Professor Ann Wintle has been at the Department of Geography and Earth Sciences since 1989, and was given a personal chair in 1998. She obtained a BSc in Physics from Sussex University in 1969, and a DPhil from Oxford University in 1974. She received a DSc from Oxford in 1997 and a DPhil (Honoris Causa) from Uppsala University in 2001. Following a post-doc in Oxford at the Research Laboratory for Archaeology, she spent 2 years in the Physics Department at Simon Fraser University in Vancouver, before returning to the UK in 1979 to set up thermoluminescence dating in the Godwin Laboratory for Quaternary Research in Cambridge. In 1987 she was a lecturer in the Geography Department at Royal Holloway, London, before moving to Aberystwyth. In 2000/2001 she spent 6 months as a guest professor of the Swedish Natural Science Research Council in the Department of Physical Geography at Uppsala University. She was made an emeritus professor in 2001. In October 2007 it was announced that she had been awarded the 2008 Appleton Medal and Prize of the Institute of Physics. In January 2011 she was made an Honorary Member of the Quaternary Research Association. In 2015 she was awarded the Liu Tungsheng Distinguished Career Medal of the International Union for Quaternary Research at a ceremony in Nagoya.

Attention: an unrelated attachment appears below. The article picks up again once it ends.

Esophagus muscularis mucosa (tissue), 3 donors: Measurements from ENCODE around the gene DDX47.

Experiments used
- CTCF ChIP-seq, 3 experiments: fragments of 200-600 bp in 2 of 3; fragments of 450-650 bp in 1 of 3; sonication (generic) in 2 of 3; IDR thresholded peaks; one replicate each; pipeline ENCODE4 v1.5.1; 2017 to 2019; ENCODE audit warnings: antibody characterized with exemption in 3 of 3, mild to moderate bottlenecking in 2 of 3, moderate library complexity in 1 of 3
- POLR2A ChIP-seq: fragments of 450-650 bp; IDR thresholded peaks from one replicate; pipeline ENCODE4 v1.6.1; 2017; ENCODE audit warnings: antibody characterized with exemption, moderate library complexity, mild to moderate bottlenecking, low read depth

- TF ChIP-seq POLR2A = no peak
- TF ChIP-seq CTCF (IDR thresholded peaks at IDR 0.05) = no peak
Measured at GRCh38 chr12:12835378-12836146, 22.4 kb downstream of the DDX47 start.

In February 2009 she moved to live in a village just outside Cambridge. She was made an affiliated lecturer in the Department of Geography and a Senior Fellow of the McDonald Institute for Archaeological Research in Cambridge University. In 2016 she received a DSc (Honoris Causa) from the University of Wollongong.
In 2018 she was awarded the James Croll Medal of the Quaternary Research Association, and in 2019 she received a DSc (honoris causa) from the University of Sussex, and in 2021 she was elected a Fellow of the British Society of Geomorphology, awarded to members of the Society who have made significant contributions to the advancement of geomorphology.
Developing the use of luminescence signals from naturally occurring minerals as a means of dating sedimentary deposits.
Investigating the optically stimulated luminescence (OSL) signals of quartz and feldspars in order to further improve the single-aliquot regeneration dose (SAR) dating procedure.
Applying the SAR procedure to:
- Sediments from archaeological sites, particularly those containing evidence of Middle Stone Age culture in Southern Africa.
- Coastal Sediments, e.g., those relating to Holocene sea-level change or increased storm activity.
- Loess and Colluvial deposits as archives of climatic change.